The booming era when real estate investors could easily buy and flip homes for quick profits seems to have ground to a halt. As revealed by recent trends in select U.S. cities, sky-high house prices combined with elevated mortgage rates have substantially dampened the demand for homes, forcing investors to offload properties at a loss. According to a new report by Redfin, approximately one in every seven homes (13.5%) sold by investors in March resulted in a loss. This figure stands in stark contrast to the overall U.S. home sales, where only 4.8% of homes sold in March were at a loss.
The situation in February was even more daunting for real estate investors, as they experienced losses on 14.5% of homes sold, the highest rate since 2016. This figure is a far cry from the record monthly low of 2.8% in May 2022. These trends are dispelling the prevailing myth that buying and selling real estate is an almost guaranteed profit-making venture. However, it should be noted that the statistics still largely favor investors.
The Impact of Pandemic-Induced Price Surges and High Mortgage Rates
In terms of geographic distribution, the likelihood of selling homes at a loss is most prevalent in markets that experienced the most significant house price surges during the pandemic. Redfin’s report analyzed data from 40 of the most populous U.S. metropolitan areas and found that elevated mortgage rates have been eroding investor profits while concurrently increasing the typical homebuyer’s monthly payment. Consequently, homebuying demand has slowed, pushing down sale prices and increasing the percentage of investor-owned homes sold at a loss.
Phoenix, Arizona, was the hardest-hit market in March, with 30.7% of homes sold by investors incurring losses. This was closely followed by Las Vegas, Nevada (28%), Jacksonville, Florida (20.9%), Sacramento, California (20.2%), and Charlotte, N.C. (17.4%). Conversely, investors were less likely to lose money in affordable areas where house prices didn’t escalate as significantly during the pandemic, as well as in certain South Florida markets. Virginia Beach, Virginia, recorded only 1.7% of homes sold by investors at a loss in March, marking a considerable contrast with Phoenix.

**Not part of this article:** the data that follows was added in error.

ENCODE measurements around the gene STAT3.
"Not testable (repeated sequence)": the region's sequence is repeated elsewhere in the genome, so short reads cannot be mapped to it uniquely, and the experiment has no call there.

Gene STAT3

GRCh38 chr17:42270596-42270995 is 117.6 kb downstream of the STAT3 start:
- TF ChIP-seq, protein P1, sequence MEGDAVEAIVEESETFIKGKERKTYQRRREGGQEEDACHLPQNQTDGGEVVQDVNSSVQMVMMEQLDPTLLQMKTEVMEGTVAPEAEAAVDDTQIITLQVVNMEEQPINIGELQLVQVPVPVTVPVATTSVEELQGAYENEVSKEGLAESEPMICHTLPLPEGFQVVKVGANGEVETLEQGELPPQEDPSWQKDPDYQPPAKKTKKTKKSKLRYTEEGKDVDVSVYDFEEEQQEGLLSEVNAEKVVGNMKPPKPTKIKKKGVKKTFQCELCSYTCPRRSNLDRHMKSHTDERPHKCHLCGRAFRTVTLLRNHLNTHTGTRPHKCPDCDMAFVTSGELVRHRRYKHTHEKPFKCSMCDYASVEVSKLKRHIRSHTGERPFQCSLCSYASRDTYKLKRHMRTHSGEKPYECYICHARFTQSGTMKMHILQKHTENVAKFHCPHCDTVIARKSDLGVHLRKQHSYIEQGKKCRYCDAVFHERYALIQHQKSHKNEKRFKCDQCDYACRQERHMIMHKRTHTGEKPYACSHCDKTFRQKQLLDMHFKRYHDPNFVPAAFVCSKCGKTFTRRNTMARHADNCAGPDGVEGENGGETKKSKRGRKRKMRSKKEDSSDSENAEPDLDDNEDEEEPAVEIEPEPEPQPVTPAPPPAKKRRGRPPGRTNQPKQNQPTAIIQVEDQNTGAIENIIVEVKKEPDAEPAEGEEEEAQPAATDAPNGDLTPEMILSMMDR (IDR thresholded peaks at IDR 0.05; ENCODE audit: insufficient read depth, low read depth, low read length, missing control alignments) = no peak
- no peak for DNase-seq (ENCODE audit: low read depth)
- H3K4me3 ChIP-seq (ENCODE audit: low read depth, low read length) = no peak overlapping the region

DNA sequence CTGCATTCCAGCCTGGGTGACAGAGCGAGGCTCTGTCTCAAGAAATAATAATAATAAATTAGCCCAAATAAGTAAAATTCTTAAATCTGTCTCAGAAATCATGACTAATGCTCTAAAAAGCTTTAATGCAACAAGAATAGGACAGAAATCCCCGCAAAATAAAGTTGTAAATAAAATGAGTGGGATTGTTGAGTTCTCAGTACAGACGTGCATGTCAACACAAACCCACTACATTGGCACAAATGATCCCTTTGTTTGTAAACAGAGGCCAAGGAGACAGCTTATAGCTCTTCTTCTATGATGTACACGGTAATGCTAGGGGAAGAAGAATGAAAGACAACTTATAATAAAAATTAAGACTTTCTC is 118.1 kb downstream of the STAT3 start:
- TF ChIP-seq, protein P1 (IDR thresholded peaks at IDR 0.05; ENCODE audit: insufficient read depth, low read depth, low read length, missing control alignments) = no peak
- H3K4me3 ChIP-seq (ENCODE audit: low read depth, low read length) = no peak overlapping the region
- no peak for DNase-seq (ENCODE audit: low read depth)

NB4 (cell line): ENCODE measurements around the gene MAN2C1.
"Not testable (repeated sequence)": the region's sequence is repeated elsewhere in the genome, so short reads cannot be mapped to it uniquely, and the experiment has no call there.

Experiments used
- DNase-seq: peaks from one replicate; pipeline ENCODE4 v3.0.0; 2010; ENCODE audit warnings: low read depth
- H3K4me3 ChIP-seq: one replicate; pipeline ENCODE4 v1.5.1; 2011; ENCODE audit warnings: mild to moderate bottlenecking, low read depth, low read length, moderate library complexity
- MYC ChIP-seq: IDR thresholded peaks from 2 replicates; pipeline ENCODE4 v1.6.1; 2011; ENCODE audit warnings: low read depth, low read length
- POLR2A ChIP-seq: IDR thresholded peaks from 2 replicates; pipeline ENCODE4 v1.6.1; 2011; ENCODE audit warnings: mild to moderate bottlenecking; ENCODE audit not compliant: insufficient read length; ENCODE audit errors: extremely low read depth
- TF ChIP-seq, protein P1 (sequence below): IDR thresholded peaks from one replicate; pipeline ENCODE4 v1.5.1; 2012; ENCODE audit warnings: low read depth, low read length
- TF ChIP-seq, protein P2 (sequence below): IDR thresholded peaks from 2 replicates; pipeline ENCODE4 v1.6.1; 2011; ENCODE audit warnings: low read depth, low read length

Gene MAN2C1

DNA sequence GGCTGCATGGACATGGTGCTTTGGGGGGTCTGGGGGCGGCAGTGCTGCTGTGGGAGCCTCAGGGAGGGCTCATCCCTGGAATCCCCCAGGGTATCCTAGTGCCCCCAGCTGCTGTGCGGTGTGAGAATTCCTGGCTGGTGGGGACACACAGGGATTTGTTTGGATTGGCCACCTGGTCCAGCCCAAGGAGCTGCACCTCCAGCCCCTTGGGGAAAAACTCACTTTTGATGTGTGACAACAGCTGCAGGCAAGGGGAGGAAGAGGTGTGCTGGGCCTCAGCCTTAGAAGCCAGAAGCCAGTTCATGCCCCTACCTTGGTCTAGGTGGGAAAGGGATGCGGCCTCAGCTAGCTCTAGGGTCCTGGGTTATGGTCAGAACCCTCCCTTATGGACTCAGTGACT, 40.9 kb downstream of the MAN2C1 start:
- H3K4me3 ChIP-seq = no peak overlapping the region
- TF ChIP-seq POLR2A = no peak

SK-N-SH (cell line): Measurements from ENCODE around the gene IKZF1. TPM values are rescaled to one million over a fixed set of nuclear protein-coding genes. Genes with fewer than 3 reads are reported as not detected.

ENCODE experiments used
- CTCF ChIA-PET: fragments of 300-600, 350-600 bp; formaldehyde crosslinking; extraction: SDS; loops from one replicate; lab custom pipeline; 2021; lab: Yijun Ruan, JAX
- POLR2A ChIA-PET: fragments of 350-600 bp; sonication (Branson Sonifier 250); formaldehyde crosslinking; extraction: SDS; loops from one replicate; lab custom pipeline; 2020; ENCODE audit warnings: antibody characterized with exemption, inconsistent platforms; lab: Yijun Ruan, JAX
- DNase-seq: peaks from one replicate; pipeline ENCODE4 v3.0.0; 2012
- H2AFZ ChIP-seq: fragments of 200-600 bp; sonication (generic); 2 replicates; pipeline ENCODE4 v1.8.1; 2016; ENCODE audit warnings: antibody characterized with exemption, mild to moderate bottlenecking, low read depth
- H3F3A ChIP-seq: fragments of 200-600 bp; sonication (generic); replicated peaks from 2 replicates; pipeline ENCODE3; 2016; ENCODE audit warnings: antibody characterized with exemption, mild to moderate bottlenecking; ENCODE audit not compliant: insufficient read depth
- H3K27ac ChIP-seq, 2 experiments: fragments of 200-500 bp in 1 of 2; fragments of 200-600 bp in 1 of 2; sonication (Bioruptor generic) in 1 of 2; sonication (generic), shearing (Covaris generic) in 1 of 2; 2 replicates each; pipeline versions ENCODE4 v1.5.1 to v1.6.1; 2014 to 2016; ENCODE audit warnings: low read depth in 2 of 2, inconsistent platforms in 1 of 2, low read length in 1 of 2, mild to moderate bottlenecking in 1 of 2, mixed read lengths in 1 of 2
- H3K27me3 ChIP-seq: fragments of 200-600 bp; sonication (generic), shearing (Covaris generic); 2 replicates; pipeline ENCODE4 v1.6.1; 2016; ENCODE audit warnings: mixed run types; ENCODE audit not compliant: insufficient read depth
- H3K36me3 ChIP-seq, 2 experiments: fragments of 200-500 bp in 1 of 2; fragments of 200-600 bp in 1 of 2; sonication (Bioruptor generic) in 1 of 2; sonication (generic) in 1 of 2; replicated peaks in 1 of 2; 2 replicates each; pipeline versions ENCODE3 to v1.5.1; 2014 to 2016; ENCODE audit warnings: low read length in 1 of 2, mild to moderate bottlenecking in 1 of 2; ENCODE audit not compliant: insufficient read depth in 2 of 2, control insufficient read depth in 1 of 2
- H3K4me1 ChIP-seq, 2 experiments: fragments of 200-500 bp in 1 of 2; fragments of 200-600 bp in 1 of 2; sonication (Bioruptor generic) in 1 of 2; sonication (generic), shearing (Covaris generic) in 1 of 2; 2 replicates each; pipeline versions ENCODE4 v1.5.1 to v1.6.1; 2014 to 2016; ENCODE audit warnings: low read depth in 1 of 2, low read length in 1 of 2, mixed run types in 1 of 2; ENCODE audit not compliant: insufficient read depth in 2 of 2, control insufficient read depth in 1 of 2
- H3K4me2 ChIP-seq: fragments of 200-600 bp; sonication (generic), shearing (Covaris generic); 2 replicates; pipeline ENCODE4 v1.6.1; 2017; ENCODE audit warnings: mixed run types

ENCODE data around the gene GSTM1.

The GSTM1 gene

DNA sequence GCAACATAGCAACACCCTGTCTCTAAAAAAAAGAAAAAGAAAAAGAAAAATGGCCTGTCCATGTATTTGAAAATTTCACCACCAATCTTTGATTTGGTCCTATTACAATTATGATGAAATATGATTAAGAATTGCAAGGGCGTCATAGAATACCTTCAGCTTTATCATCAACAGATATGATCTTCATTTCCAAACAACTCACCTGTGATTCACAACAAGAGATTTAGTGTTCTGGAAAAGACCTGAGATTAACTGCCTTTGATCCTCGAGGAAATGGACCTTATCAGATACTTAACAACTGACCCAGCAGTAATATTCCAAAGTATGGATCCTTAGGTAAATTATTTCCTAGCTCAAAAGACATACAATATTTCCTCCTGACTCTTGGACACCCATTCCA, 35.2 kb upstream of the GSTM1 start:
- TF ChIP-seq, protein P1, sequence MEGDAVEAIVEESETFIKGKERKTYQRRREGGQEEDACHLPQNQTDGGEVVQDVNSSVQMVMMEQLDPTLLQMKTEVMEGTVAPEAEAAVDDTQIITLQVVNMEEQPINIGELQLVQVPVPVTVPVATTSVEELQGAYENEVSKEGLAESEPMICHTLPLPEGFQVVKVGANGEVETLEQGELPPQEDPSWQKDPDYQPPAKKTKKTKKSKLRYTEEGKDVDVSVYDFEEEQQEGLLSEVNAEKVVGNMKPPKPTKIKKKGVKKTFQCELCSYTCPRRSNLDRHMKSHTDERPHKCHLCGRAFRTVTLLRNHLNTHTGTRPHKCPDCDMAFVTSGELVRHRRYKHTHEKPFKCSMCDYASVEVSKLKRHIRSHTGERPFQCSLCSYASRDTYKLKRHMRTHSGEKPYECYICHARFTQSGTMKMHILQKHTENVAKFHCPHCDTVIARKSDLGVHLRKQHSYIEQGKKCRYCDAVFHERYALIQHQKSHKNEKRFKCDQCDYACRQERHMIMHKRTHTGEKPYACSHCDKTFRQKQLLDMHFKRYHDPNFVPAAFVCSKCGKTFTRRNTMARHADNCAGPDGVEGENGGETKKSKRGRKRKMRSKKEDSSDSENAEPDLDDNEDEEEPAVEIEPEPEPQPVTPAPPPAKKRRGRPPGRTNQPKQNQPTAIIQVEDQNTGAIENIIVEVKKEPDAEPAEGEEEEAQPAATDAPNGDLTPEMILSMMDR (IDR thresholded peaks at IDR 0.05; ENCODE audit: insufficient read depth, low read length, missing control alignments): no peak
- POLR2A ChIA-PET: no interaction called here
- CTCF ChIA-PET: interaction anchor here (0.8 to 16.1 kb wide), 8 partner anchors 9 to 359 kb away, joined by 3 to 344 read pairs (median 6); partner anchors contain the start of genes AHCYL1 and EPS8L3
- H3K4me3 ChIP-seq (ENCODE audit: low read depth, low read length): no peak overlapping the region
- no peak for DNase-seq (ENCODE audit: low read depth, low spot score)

Long-Term Investors vs. Flippers: Different Strategies in the Face of Losses
Redfin’s senior economist Sheharyar Bokhari explained that while many long-term investors are choosing to hold onto their properties until the housing market recovers, many flippers, particularly those who bought recently, cannot afford to do so. This is primarily due to the high costs associated with holding onto non-income-generating properties, including property taxes, operating costs, and monthly mortgage payments. Some short-term investors are also choosing to sell their properties as they foresee further potential drops in prices and aim to minimize their losses.
Despite the current high number of investor-owned homes selling at a loss, a significant number of housing investors continue to profit from buying and selling homes, even amid cooling housing markets. In March, the typical investor sold a home for 45.9% ($145,714) more than the price they paid. However, these gains have decreased from 55.3% ($173,458) a year earlier and a pandemic peak of 67.9% ($199,274) in June 2022.